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This may seem a somewhat strange requirement : I want to download youtube videos as I see it. I know that I would have to capture the packets using a program like wireshark , and I do know that this is possible. So lets say I have 3 computers on my network and 1 smartphone. Lets say I view a youtube video on my phone. I now want this video to be recorded on any one of the computers so that I can see it later(record in the sense capture the packets so that I dont have to download it again and waste my bandwidth). Are there any programs which will do this for me? The reason I want this is I use IMediaShare to view youtube videos on my Tv. Now once I see a video if I want to see it at a later point of time I have to download the entire video again.

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So if I understand correctly, you want to sniff and capture any packets that look like YouTube videos that come through the gateway on your network and then reconstruct and store them as viewable video files? – NReilingh Oct 7 '12 at 6:42
Absolutely right. Thats precisely what I want to do – Sab Oct 7 '12 at 6:46
@Sab, all YouTube videos or just ones you like? – Synetech Oct 7 '12 at 6:49
Whatever youtube video I stream from my phone to the tv would be ideal. Cause If I can achieve this then I can simply delete the ones I dont like as I am using the bandwidth anyway – Sab Oct 7 '12 at 6:54

I propose an easier solution!

Setup one computer with Linux, maybe a Raspberry Pi to use less continuous power. Sniff your home network for youtube http requests. Download the videos with youtube-dl and save them to a drive that your TV can access. It won't be as immediate or save bandwidth, but you won't have to reassemble raw packets into a video.

Install Youtube-DL with apt-get and Update

sudo apt-get install -y youtube-dl && sudo youtube-dl -U && sudo youtube-dl -U

Download Youtube Video for Off-line Viewing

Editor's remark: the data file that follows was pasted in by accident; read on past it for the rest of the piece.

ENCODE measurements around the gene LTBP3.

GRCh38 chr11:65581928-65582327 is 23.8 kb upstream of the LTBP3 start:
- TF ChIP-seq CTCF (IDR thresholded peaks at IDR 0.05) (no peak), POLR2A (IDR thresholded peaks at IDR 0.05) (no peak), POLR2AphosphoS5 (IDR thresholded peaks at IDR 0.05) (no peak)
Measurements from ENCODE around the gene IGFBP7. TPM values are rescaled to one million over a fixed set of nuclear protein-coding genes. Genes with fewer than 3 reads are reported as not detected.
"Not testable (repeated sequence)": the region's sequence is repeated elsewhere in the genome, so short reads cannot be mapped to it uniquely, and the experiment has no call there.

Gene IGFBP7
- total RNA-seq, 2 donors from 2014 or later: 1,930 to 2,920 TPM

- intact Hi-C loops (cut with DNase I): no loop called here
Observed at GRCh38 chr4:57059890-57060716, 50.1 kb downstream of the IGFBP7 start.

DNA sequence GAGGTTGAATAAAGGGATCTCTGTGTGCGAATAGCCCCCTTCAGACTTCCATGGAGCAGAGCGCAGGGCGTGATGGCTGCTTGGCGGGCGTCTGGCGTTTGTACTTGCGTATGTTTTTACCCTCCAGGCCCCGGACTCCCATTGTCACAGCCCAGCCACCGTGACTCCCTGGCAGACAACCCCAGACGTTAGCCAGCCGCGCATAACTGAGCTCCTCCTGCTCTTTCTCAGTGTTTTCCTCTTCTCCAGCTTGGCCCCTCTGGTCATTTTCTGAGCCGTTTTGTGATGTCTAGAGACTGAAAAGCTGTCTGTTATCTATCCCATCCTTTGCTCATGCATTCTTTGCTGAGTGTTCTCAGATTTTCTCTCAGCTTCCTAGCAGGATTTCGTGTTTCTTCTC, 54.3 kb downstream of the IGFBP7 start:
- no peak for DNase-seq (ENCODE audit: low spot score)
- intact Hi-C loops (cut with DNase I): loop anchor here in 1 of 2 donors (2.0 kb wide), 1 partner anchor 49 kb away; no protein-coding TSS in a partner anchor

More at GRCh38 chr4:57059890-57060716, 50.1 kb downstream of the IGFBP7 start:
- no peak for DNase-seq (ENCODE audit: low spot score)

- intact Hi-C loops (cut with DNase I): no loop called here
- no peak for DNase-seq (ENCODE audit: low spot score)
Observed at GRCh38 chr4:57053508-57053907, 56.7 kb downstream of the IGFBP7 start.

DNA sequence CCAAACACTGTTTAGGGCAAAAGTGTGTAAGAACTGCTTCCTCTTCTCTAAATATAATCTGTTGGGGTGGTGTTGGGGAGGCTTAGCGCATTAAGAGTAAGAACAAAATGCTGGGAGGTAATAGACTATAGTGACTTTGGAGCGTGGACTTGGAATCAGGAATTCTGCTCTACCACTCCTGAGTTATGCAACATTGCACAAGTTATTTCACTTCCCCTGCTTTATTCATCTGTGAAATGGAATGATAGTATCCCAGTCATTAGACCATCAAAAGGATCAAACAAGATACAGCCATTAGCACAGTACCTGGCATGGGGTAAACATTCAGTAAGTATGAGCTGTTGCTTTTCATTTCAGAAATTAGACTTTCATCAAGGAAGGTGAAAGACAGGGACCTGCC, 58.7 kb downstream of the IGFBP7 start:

youtube-dl WebAddressOfYoutubeVideo

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As I understand you would like to download video file from Youtube, this is not very difficult and there are plenty different services over Internet to do this.

For example use this service - let say you would like to download video what has address - you go to paste address of video into search bar, press download - and service will bring some direct download links on the right side of page with different video formats and quality (FLV, MP4, 3GP) then select one fits you most and download video file on your PC.

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> As I understand you would like to download video file from Youtube Not exactly. What they want is to be able to keep a video that they have already started watching without having to re-download the parts they have already seen. – Synetech Oct 7 '12 at 6:47

If i was to try to do it, i would start by installing a (transparent or not) HTTP proxy and start messing around with its options to cache everything from

I don't know if is HTTP cache friendly or not, but if it's not, hacking the source of the HTTP proxy might be necessary.

This will (hopefully) prevent your phone from downloading the video twice, but your TV will likely request a higher quality video, that your phone would not be able to handle otherwise. This is a different problem.

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What http proxy would you recommend ? – Sab Oct 7 '12 at 12:09
@Sab: In this case ? Absolutely no idea. I would try the usual ones (like squid), and if it doesn't already work with those, i would take a small or tiny proxy with more readable/modifiable source code. – BatchyX Oct 7 '12 at 12:55